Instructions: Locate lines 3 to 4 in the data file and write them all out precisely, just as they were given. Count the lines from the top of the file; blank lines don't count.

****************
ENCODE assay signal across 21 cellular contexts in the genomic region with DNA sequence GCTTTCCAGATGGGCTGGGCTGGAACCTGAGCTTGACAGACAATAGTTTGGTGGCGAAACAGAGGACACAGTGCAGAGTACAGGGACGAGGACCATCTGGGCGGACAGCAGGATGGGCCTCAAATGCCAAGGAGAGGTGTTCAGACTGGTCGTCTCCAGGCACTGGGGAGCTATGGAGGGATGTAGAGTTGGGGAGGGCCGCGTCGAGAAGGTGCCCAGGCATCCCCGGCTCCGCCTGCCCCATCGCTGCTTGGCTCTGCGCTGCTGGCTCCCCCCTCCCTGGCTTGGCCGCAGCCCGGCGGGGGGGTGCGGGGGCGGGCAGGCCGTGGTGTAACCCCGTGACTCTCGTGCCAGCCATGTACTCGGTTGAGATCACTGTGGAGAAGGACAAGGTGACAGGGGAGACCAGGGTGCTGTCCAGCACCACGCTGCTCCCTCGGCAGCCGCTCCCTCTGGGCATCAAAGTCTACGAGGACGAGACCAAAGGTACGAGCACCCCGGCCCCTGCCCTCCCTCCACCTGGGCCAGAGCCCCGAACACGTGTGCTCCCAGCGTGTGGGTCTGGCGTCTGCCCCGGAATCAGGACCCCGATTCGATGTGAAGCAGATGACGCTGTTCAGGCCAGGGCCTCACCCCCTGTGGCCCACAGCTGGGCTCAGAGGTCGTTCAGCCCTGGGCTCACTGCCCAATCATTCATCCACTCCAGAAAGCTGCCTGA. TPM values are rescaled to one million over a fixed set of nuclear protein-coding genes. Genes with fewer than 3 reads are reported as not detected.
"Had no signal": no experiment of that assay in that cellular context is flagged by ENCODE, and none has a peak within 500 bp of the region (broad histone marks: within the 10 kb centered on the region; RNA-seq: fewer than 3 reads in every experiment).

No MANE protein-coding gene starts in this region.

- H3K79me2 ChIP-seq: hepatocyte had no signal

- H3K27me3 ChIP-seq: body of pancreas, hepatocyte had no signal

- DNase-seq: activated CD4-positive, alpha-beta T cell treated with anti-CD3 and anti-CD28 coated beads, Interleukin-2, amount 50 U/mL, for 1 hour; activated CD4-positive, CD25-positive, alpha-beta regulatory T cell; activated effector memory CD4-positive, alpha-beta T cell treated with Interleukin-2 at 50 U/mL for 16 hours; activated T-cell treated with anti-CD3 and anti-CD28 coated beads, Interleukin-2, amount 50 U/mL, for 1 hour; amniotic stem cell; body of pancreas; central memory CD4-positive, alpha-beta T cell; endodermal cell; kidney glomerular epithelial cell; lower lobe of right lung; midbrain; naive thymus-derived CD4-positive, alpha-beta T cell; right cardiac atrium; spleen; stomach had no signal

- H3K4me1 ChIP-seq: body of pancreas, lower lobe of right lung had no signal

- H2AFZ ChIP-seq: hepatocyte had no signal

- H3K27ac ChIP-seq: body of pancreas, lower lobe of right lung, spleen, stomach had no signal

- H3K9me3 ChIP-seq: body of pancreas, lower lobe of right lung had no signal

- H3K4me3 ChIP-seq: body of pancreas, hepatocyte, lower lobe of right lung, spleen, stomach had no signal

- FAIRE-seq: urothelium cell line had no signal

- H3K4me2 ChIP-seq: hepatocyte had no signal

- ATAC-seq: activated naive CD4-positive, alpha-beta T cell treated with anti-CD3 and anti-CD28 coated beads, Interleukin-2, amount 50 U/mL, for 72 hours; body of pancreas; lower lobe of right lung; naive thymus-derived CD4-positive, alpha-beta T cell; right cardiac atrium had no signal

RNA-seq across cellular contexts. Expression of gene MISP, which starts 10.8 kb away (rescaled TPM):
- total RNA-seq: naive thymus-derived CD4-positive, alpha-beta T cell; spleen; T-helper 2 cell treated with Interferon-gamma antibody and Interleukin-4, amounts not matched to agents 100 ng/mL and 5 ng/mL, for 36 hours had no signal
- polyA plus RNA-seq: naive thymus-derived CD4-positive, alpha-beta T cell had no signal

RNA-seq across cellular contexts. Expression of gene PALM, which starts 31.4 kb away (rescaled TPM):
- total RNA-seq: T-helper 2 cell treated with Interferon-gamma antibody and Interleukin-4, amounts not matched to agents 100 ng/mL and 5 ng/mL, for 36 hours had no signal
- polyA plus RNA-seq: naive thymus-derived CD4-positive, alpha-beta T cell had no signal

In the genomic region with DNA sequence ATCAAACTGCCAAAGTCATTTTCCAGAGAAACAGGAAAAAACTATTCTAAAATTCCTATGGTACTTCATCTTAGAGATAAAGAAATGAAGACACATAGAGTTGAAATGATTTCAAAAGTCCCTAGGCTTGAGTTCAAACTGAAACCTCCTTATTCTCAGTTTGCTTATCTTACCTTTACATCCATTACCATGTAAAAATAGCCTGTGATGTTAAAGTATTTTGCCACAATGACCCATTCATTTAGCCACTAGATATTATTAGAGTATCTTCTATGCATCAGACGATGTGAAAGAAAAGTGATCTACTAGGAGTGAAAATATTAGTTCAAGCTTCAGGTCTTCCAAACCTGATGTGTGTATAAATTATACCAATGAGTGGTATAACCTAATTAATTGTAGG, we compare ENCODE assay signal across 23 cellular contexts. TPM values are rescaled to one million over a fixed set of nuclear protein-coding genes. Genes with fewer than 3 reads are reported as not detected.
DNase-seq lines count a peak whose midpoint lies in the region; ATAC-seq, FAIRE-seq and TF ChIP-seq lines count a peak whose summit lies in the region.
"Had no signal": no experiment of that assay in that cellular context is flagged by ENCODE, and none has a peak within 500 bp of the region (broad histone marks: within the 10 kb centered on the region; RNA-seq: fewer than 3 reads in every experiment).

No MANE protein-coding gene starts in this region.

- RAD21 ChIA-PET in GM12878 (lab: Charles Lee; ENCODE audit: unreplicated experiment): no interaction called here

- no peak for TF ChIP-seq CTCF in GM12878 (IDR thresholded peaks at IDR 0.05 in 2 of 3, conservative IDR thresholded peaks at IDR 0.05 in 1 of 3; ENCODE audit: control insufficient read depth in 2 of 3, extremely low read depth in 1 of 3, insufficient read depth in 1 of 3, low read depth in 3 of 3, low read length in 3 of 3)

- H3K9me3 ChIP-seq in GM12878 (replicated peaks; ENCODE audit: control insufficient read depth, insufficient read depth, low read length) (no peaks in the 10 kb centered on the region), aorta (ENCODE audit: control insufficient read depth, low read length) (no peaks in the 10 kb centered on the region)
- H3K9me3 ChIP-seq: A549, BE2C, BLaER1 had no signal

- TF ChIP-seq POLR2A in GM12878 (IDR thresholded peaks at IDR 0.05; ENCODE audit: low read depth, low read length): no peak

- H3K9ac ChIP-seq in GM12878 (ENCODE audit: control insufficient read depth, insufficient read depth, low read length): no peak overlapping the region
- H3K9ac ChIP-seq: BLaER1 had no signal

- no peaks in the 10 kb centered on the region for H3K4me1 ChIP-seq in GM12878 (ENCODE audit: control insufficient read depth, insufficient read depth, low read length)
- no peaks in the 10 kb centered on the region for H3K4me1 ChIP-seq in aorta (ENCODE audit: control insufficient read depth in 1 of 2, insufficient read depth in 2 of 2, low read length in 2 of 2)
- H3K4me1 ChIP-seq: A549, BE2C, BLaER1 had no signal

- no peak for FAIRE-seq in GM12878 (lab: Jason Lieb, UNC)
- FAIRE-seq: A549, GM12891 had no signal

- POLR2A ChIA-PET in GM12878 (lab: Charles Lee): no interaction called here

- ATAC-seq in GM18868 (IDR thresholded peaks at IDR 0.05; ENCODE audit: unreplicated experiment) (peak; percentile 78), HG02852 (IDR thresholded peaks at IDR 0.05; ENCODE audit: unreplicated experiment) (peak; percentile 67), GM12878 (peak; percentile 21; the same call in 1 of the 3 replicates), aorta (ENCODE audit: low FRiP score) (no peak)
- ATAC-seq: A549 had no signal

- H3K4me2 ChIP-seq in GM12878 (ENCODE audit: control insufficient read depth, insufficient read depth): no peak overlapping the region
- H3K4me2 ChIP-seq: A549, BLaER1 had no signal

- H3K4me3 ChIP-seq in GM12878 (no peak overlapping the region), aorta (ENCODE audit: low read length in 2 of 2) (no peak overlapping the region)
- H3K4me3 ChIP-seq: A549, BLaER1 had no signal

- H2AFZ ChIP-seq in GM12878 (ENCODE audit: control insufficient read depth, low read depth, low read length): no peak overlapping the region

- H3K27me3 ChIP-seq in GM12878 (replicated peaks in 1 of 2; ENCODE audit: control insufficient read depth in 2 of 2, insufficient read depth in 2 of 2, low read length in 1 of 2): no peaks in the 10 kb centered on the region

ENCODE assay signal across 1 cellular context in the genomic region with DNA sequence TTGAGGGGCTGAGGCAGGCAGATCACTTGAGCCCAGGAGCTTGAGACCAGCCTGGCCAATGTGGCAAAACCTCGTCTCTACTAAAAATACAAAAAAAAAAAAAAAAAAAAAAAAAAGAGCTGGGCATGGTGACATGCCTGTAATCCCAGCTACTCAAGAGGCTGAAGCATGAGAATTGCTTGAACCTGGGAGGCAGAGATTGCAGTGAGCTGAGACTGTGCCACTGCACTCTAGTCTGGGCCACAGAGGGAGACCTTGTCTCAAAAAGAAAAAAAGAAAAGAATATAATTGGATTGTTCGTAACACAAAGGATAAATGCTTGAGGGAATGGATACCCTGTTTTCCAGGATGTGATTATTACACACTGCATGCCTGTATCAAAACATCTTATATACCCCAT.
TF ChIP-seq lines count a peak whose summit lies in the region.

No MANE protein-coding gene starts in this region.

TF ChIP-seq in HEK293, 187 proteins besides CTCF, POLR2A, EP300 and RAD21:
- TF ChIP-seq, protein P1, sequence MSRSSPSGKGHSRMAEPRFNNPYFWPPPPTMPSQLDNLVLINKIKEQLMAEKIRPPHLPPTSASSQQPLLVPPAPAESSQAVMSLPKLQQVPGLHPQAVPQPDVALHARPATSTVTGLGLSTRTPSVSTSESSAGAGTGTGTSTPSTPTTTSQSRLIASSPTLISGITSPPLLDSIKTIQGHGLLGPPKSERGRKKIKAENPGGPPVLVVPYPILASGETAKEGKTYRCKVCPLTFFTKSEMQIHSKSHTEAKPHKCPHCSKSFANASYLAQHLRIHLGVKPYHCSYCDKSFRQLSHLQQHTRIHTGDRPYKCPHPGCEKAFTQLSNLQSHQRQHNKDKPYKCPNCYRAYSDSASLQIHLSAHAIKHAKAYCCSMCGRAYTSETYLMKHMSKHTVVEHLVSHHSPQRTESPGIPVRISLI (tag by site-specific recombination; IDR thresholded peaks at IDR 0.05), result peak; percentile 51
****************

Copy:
No MANE protein-coding gene starts in this region.

- H3K79me2 ChIP-seq: hepatocyte had no signal